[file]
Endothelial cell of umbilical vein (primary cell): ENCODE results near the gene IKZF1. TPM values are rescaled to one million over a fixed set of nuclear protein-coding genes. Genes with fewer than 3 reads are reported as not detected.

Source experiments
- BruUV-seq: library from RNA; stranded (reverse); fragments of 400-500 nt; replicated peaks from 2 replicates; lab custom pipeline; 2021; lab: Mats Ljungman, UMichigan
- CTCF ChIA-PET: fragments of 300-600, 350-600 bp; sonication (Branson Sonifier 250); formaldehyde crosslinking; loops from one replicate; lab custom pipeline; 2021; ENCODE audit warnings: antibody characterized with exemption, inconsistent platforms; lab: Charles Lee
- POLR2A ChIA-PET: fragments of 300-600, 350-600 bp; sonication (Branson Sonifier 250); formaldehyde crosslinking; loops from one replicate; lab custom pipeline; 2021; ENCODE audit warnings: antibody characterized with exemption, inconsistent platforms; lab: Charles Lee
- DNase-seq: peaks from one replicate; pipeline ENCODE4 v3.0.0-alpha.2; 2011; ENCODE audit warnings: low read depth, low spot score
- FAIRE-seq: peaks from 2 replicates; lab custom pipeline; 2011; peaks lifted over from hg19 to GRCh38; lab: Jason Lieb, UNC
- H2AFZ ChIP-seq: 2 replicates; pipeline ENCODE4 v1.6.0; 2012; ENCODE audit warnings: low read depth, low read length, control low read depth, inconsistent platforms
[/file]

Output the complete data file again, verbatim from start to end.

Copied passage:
Endothelial cell of umbilical vein (primary cell): ENCODE results near the gene IKZF1. TPM values are rescaled to one million over a fixed set of nuclear protein-coding genes. Genes with fewer than 3 reads are reported as not detected.

Source experiments
- BruUV-seq: library from RNA; stranded (reverse); fragments of 400-500 nt; replicated peaks from 2 replicates; lab custom pipeline; 2021; lab: Mats Ljungman, UMichigan
- CTCF ChIA-PET: fragments of 300-600, 350-600 bp; sonication (Branson Sonifier 250); formaldehyde crosslinking; loops from one replicate; lab custom pipeline; 2021; ENCODE audit warnings: antibody characterized with exemption, inconsistent platforms; lab: Charles Lee
- POLR2A ChIA-PET: fragments of 300-600, 350-600 bp; sonication (Branson Sonifier 250); formaldehyde crosslinking; loops from one replicate; lab custom pipeline; 2021; ENCODE audit warnings: antibody characterized with exemption, inconsistent platforms; lab: Charles Lee
- DNase-seq: peaks from one replicate; pipeline ENCODE4 v3.0.0-alpha.2; 2011; ENCODE audit warnings: low read depth, low spot score
- FAIRE-seq: peaks from 2 replicates; lab custom pipeline; 2011; peaks lifted over from hg19 to GRCh38; lab: Jason Lieb, UNC
- H2AFZ ChIP-seq: 2 replicates; pipeline ENCODE4 v1.6.0; 2012; ENCODE audit warnings: low read depth, low read length, control low read depth, inconsistent platforms